“Pack emergency calories so you can get yourself out of trouble!”
Mt. Rainier, WA: Winter workout on a volcano
Starting from the Paradise winter-use area at Mt. Rainier’s base, snowshoers have options ranging from 1.5-mile warm-ups to 8-mile missions and beyond. Joe Horiskey, a guide with Rainier Mountaineering, recommends the Mazama Ridge trail, a moderate 3-mile round-trip offering majestic views of Mt. Rainier and Mt. Adams to the south. When the avalanche danger is low and air pressure is high, more adventurous trekkers might want to explore the upper flanks of Rainier, which offer more vertical challenge and views of the Nisqually Glacier. Horiskey cautions against recreational travel higher than 6,500 feet near the base of Panorama Point and urges planning for weather and avalanche conditions.
PARK RANGERS offer guided group tours on weekends and holidays from late December through March, leaving from Jackson Memorial Visitor Center in Paradise. The 1.5-mile walks include snowshoes ($4 suggested donation). Or stop in at Whittaker Mountaineering in Ashford on the way to Rainier to rent snowshoes and poles (from $27 per day).
“When heading uphill, carry momentum and commit with a lot of speed.”
Two Top Mountain, MT: Groomed Trails, Powder playgrounds, 360-degree views
While much has been made of the snowmobiling restrictions inside Yellowstone Park, few are aware of the vast network of 400-plus miles of trails outside of the park connecting the small towns of West Yellowstone and Island Park, Idaho. Eric “Jr.” Heaps, a backcountry guide at HiCountry Snowmobiles, recommends the popular Two Top Mountain loop: “Besides perfect groomed trails, you’ll find great off-trail riding with small rollers and jumps and an excellent chance for good powder snow.” The 30-miler weaves through powder fields while gaining 2,000 feet of elevation. At the top, riders are greeted by frozen “snowghost” trees, windswept features and 360-degree views of Yellowstone Park, Wyoming’s Teton Range and Idaho’s Centennial Mountains.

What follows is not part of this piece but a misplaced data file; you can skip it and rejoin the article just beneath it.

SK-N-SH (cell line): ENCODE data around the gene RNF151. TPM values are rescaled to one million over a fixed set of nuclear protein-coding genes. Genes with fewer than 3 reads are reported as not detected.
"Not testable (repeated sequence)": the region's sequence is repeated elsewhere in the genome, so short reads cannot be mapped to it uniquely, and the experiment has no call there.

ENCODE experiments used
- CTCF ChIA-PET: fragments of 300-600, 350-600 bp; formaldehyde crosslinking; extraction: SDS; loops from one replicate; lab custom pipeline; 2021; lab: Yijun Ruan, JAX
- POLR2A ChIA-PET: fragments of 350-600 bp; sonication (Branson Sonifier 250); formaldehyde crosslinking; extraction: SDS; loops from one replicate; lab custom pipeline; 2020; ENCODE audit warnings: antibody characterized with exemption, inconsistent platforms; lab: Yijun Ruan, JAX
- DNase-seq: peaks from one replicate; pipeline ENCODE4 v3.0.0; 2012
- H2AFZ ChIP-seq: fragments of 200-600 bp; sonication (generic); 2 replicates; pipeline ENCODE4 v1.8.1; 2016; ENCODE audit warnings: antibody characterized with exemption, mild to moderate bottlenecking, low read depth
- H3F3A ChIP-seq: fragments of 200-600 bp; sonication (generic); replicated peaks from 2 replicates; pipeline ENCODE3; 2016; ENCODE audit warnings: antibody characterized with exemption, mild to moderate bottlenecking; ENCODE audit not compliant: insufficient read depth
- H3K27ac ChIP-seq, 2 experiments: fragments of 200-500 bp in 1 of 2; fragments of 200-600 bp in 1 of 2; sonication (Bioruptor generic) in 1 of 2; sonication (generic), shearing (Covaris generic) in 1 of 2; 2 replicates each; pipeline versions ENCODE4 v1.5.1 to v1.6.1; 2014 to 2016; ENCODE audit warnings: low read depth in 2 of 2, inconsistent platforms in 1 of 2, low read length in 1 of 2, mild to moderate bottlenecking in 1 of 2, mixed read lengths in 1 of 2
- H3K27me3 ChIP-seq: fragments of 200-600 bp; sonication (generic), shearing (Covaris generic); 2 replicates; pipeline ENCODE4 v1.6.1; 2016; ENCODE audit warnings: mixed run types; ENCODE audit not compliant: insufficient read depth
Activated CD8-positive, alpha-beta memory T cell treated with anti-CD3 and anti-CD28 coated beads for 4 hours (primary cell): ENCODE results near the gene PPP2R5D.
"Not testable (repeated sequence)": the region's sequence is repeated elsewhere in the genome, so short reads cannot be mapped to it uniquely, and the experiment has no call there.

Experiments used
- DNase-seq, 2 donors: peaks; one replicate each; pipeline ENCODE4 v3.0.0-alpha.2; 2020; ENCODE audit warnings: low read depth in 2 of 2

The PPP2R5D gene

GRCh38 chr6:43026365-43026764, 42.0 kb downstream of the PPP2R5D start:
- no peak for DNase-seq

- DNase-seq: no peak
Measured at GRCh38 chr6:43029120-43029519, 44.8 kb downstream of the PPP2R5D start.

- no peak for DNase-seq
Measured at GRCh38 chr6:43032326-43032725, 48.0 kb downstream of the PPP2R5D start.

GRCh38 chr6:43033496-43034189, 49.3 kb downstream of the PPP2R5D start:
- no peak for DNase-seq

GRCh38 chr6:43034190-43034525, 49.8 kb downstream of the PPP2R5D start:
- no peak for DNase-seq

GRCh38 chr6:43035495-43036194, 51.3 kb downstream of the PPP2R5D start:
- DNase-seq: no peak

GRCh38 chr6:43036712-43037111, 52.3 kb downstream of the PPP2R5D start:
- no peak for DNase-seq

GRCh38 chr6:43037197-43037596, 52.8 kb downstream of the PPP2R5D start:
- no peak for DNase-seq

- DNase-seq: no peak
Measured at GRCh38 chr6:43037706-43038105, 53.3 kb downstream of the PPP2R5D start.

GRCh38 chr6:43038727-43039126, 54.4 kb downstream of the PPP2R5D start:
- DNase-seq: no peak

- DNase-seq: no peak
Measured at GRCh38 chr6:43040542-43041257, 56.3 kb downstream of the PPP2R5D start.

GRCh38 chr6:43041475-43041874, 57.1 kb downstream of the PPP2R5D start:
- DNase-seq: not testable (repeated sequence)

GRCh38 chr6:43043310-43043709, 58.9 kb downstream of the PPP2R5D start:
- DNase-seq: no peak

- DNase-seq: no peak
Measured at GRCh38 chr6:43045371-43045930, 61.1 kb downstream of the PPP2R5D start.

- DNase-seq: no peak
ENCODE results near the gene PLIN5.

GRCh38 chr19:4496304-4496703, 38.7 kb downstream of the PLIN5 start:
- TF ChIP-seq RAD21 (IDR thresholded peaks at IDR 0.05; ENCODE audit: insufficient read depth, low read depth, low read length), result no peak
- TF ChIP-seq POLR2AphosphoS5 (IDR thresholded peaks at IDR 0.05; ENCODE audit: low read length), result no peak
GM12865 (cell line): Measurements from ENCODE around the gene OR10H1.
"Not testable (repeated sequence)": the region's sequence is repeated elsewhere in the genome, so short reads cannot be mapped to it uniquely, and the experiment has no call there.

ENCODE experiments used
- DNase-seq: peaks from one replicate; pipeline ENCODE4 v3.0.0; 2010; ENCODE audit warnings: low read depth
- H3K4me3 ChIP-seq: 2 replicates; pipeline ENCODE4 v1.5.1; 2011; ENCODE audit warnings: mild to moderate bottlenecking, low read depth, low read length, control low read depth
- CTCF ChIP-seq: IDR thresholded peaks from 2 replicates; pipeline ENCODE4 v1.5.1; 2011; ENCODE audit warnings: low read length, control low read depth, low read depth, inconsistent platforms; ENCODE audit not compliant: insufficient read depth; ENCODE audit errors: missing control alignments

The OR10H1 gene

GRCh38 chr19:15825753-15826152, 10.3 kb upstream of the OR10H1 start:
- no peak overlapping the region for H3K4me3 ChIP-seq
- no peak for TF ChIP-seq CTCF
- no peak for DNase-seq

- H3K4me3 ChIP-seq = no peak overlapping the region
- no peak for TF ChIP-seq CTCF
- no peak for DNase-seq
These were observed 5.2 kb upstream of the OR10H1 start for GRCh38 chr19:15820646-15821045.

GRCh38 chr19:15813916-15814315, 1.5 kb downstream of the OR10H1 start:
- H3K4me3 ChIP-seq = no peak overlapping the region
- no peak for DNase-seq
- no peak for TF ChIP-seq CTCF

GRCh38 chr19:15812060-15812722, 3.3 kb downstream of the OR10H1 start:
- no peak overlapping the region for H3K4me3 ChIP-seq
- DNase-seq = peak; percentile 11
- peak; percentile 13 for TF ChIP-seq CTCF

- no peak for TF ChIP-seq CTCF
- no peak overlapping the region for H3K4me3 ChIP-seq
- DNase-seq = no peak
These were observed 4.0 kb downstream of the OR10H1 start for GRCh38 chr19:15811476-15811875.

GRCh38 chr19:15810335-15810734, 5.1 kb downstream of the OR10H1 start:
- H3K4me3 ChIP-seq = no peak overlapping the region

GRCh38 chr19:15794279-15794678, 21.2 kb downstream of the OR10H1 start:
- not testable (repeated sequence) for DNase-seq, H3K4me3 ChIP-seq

HICOUNTRY SNOWMOBILES offers rentals (starting at $139– $199 per day plus $20 for avalanche safety gear). Guides available through Ace Powder Guides; services starting at $250 for a 3-person group.
“It’s the mentally tough who are fit that get up mountains, not necessarily the super fit.”
Mt. Washington, NH: Battle the elements to win the summit
During summer, New Hampshire’s 6,288-foot Mt. Washington is easily accessed via road or an 8.2-mile round-trip hike. But in winter the orientation of the Presidential Range puts it in the direct path of fierce storms. Climbers often train here for Everest or McKinley. Keith Moon of Eastern Mountain Sports says, “What makes this so difficult is the high wind and low temperatures.” Indeed, wind speeds routinely reach 70 mph, and temps can plummet to minus 40 in the self-proclaimed “Home of the World’s Worst Weather,” cold enough to freeze exposed skin in minutes. Ice axes and crampons are a necessity, low visibility is the norm, and with over half of the 4,280-foot vertical ascent above tree line, there’s no hiding from the elements. Most winter climbers are guided; experienced climbers should come with weather forecasts and emergency shelter supplies.
EASTERN MOUNTAIN SPORTS offers both group ($150) and private ($275) guided ascents, including equipment. Winter season traditionally runs from Thanksgiving through mid-April.
“Have a plan B. The summit shouldn’t be the ultimate goal; it should be one goal.”
Mt. Whitney, CA: Shred the highest peak in the lower 48